Posted by: Shuanglin Shao | February 17, 2009

A continuation in reading: heat flow monotonicity of Strichartz norms

It has been a long time that I haven’t updated this blog. I promised to post my readings on the Bennett-Bez-Carbery-Hundertmark’s short but beautiful paper,  “heat flow monotonicity of Strichartz norm”. Here it goes!

In this paper, the authors applied the method of heat-flow in the setting of  Strichartz inequality for the Schr\”odinger equation and amusingly obtained, among other things, the Strichartz norm

\|e^{is\Delta}f\|_{ L^{2+\frac 4d}_{s,x}(\mathbf{R}\times \mathbf{R}^d)}

is nondecreasing as the initial datum f evolvs under a under quadratic flow when d=1, 2. This immediately yields that the Gaussians are extremisers to the classical Strichartz inequality,
\|e^{is\Delta}f\|_{ L^{2+\frac 4d}_{s,x}(\mathbf{R}\times \mathbf{R}^d)} \le S_d\|f\|_{L^2(\bf{R}^d)}, \text{ with } S_d:=\frac {\|e^{is\Delta}f\|_{ L^{2+\frac 4d}_{s,x}(\mathbf{R}\times \mathbf{R}^d)}}{\|f\|_{ L^2(\bf{R}^d)}}.
The paper also consider the monotonicity given by some other flows such as Mehler-flow; it also considers the higher dimensions’s analogues by embedding the usual Strichartz norm into one-parameter family of norms \||\cdot\||_p. In this post I will focus on the monotonicity induced by the heat-flow.

The method of heat-flow deformation is interesting in itself. It is expected to be applied to related problems such as the existence of extremisers to the adjoint Fourier restriction operators to the sphere; but it is a different story; so far I can see an immediate difficulty in the latter setting, i.e., an representation formula for \|\widehat{fd\mu}\|_{L^{2+\frac 4d}_x(\bf{R}^{d+1})}, where d\mu is the standard surface measure for the unit sphere in \bf R^{d+1}.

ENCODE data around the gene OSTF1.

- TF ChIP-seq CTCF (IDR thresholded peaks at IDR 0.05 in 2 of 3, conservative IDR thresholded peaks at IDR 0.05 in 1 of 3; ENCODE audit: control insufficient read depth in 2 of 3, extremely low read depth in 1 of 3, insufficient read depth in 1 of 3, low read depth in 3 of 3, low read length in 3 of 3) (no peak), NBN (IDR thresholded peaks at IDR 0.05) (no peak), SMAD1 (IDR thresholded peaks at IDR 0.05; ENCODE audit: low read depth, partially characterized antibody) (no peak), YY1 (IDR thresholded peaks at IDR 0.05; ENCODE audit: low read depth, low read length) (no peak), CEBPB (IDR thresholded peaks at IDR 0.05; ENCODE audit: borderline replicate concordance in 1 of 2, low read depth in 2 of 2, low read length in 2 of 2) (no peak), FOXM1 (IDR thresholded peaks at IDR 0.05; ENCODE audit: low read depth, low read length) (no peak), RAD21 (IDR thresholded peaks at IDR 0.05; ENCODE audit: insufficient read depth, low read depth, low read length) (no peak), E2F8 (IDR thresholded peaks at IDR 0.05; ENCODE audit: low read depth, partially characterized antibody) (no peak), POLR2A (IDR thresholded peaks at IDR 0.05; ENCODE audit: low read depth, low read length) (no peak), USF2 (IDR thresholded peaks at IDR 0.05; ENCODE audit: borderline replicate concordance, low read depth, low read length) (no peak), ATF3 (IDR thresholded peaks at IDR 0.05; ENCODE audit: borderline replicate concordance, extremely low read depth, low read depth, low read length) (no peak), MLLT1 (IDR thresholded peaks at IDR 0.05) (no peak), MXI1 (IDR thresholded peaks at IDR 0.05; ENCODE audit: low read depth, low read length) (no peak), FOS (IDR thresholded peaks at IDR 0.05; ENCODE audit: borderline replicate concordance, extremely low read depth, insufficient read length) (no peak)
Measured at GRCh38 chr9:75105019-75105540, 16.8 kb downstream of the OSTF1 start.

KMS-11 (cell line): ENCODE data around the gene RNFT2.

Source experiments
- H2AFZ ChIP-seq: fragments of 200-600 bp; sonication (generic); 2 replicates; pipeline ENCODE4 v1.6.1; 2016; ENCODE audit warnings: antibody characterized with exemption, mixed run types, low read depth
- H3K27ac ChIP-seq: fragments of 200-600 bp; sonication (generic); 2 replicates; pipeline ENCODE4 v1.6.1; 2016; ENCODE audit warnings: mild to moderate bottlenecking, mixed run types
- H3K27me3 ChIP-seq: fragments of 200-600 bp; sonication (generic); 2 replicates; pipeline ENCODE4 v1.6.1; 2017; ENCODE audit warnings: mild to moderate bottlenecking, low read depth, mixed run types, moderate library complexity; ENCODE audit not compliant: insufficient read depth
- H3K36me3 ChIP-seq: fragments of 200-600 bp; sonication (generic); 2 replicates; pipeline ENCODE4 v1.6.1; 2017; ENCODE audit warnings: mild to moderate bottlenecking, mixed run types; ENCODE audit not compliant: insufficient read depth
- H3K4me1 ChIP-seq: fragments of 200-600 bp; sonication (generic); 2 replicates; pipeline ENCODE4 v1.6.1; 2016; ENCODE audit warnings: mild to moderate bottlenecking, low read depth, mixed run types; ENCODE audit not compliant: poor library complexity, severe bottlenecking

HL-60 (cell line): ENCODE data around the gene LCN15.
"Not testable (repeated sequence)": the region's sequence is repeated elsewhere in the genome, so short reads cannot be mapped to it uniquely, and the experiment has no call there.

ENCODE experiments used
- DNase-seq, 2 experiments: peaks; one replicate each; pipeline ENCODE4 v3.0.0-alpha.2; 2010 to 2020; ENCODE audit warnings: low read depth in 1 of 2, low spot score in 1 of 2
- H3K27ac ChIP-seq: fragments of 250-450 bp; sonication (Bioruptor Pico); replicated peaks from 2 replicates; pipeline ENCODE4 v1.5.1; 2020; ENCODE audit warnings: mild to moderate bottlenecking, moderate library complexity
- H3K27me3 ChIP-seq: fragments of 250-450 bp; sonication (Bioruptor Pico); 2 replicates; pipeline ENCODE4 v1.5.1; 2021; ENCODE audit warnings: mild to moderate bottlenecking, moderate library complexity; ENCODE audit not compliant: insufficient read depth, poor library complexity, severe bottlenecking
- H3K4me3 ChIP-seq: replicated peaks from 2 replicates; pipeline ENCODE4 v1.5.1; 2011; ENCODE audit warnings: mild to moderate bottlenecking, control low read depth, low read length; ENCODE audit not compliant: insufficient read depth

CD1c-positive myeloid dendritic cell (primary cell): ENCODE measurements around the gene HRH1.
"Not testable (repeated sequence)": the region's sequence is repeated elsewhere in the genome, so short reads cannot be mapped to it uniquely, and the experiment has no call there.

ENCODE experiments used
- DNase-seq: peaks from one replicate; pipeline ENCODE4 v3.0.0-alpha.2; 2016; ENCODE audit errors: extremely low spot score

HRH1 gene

Fortunately the representation formula of this kind is available in the paraboloid setting thanks to Hundertmark-Zharnitsky’s work; I already reported it in my previous post but I would like to record it here again basically because an “equation” is rare in analysis: for nonnegative f\in L^2(\bf R),
\|e^{is\Delta}f\|^6_{L^6_{s,x}(\bf R\times \bf R)}=\frac {1}{\sqrt{12}}\int_{\bf R^3} (f\bigotimes f\bigotimes f) (X)P_1( f\bigotimes f\bigotimes f)(X) dX,
where P_1: L^2(\bf{R}^3)\to L^2(\bf{R}^3) is the projection operator onto the subspace of functions on \bf R^3 which are invariant under the isometries which fix the direction (1,1,1). ( We have a similiar representation formula when d=2. )

The paper innovatively combines this formula with monotonicity given by some heat-flow version of Cauchy-Schwartz inequality together to prove the following main theorem.